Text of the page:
Thailand’s next prime minister Srettha Thavisin has crypto history

Thailand’s next prime minister Srettha Thavisin has crypto history

On Aug. 22, Thailand’s parliament elected real estate tycoon Srettha Thavisin as the country’s next prime minister. Thavisin is best known as the former president and CEO of Sansiri, one of Thailand’s largest real estate developers, which also has some background in cryptocurrency.

Thavisin was the only candidate nominated by the Pheu Thai Party, receiving 482 votes out of a possible 747 in Thailand’s parliament.

His victory could potentially have implications for the cryptocurrency industry in Thailand, as Sansiri was an active investor in the country’s digital asset industry. Thavisin quit as Sansiri CEO in April 2023 amid speculation that he would be named Thailand’s next PM. He also let go of his 4.4% stake in Sansiri at the time.

Former Sansiri CEO Srettha Thavisin. Source: AP News

In 2021, Sansiri participated in a $225 million raise for a crypto-friendly investment management firm XSpring Capital. Subsequently, XSpring launched a fully integrated cryptocurrency trading platform in 2022. The firm hopes to become a top-three company in the crypto exchange market by 2025.

Apart from backing major crypto projects in Thailand, Thavisin’s Sansiri is also known for issuing and distributing its own token through XSpring in 2022. Called SiriHub Token, the digital asset is part of a real estate-backed initial coin offering that offered a total of 240 million tokens to the general public in 2022.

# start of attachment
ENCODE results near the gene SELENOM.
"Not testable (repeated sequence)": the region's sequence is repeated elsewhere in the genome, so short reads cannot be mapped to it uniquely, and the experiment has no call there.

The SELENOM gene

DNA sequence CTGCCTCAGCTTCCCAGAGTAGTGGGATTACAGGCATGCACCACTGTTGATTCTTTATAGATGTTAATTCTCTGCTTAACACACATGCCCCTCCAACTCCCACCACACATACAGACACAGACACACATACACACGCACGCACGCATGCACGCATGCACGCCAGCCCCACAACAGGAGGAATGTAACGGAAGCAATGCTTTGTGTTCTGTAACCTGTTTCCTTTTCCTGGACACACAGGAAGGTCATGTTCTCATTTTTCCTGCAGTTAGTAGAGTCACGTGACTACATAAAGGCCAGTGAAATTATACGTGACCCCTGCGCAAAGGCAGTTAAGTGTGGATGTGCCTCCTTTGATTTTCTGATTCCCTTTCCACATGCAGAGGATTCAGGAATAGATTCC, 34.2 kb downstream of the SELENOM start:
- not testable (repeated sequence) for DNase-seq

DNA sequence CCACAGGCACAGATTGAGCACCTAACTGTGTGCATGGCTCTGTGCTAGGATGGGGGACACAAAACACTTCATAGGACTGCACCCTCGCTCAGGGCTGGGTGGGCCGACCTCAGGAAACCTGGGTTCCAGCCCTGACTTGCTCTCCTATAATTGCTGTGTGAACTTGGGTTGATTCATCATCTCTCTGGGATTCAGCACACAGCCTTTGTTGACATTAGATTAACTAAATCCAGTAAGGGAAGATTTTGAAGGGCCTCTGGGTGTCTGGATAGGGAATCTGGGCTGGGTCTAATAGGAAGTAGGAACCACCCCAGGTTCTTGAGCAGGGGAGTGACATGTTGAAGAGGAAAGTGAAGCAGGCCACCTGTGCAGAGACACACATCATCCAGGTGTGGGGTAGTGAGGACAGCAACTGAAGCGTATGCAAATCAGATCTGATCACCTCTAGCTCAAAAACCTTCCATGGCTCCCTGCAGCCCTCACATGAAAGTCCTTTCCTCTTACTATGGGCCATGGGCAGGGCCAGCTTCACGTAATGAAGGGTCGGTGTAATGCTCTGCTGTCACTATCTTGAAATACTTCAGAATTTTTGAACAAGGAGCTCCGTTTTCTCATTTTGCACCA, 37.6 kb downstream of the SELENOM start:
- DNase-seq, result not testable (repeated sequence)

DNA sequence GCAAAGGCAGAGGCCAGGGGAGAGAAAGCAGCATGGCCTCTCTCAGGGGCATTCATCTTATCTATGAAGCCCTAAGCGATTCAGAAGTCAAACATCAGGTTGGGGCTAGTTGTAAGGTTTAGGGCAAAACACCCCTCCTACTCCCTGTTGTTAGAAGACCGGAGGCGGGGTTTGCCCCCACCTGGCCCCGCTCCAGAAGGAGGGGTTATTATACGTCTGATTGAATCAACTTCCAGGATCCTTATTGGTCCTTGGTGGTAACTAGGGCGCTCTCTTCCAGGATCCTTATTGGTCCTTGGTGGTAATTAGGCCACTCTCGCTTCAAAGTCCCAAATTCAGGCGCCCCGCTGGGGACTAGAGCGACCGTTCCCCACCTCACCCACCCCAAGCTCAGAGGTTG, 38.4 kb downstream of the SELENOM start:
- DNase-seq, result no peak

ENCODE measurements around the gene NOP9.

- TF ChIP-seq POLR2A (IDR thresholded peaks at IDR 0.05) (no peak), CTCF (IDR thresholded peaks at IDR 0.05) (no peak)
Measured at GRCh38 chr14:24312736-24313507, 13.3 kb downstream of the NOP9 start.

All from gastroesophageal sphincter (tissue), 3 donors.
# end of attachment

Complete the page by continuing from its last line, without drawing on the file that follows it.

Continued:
In April 2023, the Pheu Thai Party — which Thavisin joined in November 2022 — proposed distributing money to Thai citizens if it won the election, specifically giving people 10,000 Thai baht ($285) and sending the amount using digital currency.

With Thavisin’s government expected to assume office by the end of September, it remains to be seen whether his crypto-related background will impact Thailand’s crypto policies.

Related: Thailand threatens Facebook over crypto scams and other fraudulent ads

Days ahead of the vote, Thavisin took to X (formerly known as Twitter) to stress that he was participating in the elections because he wanted to “improve the country and the economy.” He added:

“My enemies are poverty and the inequality of the people. My goal is the well-being of all Thai people.”

The news comes a few months after Thailand’s cabinet decided to offer tax breaks for corporate income tax and value-added tax for companies that issue investment tokens. Announcing the initiative in March, Deputy Government Spokesman Rachada Dhnadirek said that the government expects investment token offerings to generate 128 billion baht ($3.7 billion) over the next two years.

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